Pierre Popoli (LORIA, Univ. de Lorraine)

The sum of digits function in base 2, also called the Hamming weight, is the number of non-zero binary digits of an integer. This function is a central object for all my present research and appears in many scientific fields, such as number theory, combinatorics on words, and coding theory. In this talk, I will present how this function is a central object of my research.

The first part of my research work focused on generating pseudorandom sequences from non-random ones. Pseudorandom sequences are generated by a deterministic algorithm and behave like random sequences. Many scientific fields use pseudorandom sequences, such as cryptography for a cryptographic key generation or numerical integration for Monte Carlo methods. One of the challenges of this research area is to generate a pseudorandom sequence efficiently. In particular, automatic sequences are generated by an automaton, and their structures are deterministic. The Thue-Morse sequence, the sum of digits function in base two modulo 2, is the most well-known example of an automatic sequence. We use indicators called measures of complexity to qualify a sequence of pseudorandom. My two first papers deal with the maximum order complexity of a sequence, namely the length of the shortest Feedback Shift Register (FSR) that generates the sequence. This measure of complexity evaluates if a sequence is predictable and suitable for cryptographic applications. In the first paper, I proved a lower bound on the maximum order complexity of polynomial subsequences of the Thue-Morse sequence, depending on the degree of the polynomial. In a second paper, with D. Jamet and T. Stoll, we study the analog of the Thue-Morse sequence in the Zeckendorf numeration system based on the Fibonacci sequence. The sum of digits function in this numeration system is close to the one associated with the Thue-Morse but has very different properties. Hence, we proved a lower bound for the maximum order complexity of these sequences along polynomial subsequences. Still, this result differs slightly from the previous one since the carry propagation works differently.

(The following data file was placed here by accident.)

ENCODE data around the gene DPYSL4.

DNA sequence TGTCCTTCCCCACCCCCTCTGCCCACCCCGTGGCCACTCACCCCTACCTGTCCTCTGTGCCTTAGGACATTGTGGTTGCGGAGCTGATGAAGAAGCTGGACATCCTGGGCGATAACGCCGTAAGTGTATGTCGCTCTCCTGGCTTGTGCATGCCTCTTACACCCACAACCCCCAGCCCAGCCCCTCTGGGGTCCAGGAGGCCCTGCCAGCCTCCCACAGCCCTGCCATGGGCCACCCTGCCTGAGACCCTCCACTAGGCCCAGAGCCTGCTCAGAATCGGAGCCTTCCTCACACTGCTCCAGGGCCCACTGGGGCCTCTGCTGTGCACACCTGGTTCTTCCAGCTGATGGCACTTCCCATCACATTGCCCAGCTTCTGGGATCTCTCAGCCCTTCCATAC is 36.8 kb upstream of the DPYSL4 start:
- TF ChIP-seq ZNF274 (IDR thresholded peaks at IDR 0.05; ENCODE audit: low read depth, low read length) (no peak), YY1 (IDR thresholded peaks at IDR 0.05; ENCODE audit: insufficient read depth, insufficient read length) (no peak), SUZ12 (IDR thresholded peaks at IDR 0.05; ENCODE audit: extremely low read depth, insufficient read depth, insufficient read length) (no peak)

The second part of my research deals with specific Diophantine equations related to the sum of digits function in base two. Firstly Bennett, Bugeaud, and Mignotte (2012) have proved that there is only a finite number of perfect odd squares with four binary digits. Also, they conjectured that the set of solutions is 13,15, 47, and 111. In a recent paper, we have proved that this conjecture is true for odd integers with at most 17 non-zero binary digits and a similar result for the case of perfect odd squares with five binary digits. Secondly, Hare, Laishram, and Stoll (2012) studied odd integers with the same number of bits as their square, and they proved a global result for most cases. Finally, we have proved most of the remaining cases in the same paper. The proofs rely on elementary properties of the sum of digits function, combinatorics, and two efficient algorithms. This paper is a joint work with Aloui, Jamet, Kaneko, Kopecki, and Stoll.